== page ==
if it was required alongside prisoner
rehabilitation ser vice PARS. Other
government agencies, including the Ministry
of Health and Social Development, would
also be called on if required. Corrections was
also responsible for ongoing monitoring of
the offenders and responding if there were
Corrections northern regional manager
Jeanette Burns said Government agencies
were working together to ensure a “smooth
“ While there has been some focus on the
group arriving this week it is important that
this is viewed in the context of up to around
12,000 releases from the New Zealand
prison system each year.”
Labour has slammed the Government for
being much too slow to react to an Australian
law change made a year ago, which saw non-
Australians who were sentenced to a year or
more in prison automatically lose the right
to live in Australia.
The new law also gives the Australian
Immigration Minister the right to deport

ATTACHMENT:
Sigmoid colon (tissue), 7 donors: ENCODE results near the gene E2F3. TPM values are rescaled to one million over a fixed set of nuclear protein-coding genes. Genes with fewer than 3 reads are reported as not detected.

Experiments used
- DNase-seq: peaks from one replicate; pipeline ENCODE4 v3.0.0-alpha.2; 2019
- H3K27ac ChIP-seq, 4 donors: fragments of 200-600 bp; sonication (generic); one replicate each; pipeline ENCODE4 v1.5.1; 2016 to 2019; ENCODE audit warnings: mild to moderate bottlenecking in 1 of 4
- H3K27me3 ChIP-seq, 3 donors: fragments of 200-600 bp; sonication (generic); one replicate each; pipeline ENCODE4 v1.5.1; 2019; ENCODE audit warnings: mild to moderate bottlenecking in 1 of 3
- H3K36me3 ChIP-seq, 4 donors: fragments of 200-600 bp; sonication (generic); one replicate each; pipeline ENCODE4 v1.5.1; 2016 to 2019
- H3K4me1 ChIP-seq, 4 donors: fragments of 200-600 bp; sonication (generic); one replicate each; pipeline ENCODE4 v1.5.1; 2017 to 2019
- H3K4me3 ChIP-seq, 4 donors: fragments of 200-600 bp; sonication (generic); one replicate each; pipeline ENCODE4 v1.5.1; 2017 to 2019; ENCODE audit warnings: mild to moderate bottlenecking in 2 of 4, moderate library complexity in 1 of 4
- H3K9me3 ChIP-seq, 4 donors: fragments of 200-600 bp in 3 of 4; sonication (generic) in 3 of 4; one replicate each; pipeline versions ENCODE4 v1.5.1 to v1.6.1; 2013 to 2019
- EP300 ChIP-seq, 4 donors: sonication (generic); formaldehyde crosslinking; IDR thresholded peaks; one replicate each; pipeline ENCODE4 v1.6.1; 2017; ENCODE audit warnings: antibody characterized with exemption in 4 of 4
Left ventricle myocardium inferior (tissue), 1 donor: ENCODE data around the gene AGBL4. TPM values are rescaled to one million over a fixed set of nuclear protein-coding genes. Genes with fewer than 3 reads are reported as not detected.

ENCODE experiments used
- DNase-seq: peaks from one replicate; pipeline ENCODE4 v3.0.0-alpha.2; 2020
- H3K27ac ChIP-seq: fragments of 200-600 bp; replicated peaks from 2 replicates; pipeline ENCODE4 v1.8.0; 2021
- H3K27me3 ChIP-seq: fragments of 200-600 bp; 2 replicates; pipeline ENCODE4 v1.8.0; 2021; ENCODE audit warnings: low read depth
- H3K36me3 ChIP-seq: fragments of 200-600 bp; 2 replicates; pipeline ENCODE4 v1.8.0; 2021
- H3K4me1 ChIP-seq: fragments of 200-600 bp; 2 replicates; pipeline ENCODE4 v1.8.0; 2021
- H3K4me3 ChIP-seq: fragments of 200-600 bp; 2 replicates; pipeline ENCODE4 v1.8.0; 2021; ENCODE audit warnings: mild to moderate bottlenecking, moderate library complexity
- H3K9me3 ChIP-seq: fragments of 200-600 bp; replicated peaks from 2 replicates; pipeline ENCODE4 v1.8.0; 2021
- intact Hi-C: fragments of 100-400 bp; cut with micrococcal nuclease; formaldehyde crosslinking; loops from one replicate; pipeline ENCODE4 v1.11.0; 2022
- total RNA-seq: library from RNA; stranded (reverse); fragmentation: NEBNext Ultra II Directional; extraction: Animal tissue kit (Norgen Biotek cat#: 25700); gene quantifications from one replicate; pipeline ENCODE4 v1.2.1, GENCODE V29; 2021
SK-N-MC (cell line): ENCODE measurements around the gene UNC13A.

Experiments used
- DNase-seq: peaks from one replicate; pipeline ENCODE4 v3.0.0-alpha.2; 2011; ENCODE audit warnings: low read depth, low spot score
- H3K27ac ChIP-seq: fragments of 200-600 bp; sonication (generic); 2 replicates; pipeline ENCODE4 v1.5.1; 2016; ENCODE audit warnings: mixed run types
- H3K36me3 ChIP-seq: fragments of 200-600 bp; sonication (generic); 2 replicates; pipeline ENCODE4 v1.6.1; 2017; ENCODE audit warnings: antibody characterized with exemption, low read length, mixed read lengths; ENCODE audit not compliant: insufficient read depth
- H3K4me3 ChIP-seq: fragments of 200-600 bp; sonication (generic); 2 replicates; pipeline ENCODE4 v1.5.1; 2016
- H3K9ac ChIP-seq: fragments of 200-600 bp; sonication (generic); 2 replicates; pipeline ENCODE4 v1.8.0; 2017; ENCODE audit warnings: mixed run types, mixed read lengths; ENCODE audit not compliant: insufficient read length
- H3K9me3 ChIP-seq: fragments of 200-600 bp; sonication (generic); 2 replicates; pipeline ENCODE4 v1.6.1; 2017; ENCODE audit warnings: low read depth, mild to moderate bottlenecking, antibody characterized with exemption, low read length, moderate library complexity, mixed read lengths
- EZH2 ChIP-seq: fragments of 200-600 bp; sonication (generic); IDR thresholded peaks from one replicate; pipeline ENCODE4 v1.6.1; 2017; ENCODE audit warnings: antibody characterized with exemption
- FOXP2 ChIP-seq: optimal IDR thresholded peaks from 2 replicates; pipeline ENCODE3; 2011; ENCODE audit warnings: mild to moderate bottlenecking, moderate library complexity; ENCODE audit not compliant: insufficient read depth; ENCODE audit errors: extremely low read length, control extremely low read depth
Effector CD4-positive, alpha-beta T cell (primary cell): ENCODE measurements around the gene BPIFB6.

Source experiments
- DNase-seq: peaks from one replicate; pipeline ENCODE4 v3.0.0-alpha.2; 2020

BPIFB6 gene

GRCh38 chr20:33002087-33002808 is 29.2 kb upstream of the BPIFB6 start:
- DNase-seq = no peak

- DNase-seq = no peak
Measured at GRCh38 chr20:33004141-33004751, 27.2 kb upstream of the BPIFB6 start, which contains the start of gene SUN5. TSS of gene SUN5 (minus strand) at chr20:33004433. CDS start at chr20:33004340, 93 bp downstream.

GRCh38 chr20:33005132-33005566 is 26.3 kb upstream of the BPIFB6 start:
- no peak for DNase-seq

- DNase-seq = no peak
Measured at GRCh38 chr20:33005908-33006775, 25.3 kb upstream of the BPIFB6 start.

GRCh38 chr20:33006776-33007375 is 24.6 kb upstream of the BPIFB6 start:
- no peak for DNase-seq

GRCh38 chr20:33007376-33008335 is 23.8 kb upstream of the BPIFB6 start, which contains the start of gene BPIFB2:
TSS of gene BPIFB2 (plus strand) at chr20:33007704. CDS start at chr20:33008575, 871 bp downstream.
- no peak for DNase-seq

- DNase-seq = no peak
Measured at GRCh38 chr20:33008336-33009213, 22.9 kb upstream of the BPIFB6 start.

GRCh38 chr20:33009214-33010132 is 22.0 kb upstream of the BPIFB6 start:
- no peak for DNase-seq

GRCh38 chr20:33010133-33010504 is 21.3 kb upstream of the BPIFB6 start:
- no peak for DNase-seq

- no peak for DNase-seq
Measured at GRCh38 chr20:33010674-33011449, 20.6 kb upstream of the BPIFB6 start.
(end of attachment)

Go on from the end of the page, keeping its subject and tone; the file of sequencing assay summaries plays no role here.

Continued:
someone deemed to have failed the “good
One of those being held, Ngati Kanohi
Te Eke Haapu, also known as Ko, a former
New Zealand soldier who guarded Prime
Minister John Key in Afghanistan, has been
ordered out of the country on “character”
grounds even though he has committed no
Counties Manukau Superintendent John
Tims said 12 people arrived back from
There had been a multi-agency approach
to the return, he said.
“It’s been a really smooth operation today. ”
Eight of the deportees have super vision
Jeanette Burns said the offenders would be
monitored very closely today. Police and
the Ministry of Social Development would
help them settle into the community, she
Corrections provided transport and
housing for some of the deportees, while
others would be staying with family
None of them are in custody.
Ms Burns would not comment on the
offenders’ criminal pasts, saying it was a
— NZ ME-New Zealand Herald
It's been five years since
you were taken away,
The pain is still the same
and it will never go
Love you Dad
Love Monique and
O'NEILL, Peter. — In
loving memory of our
son and brother, gone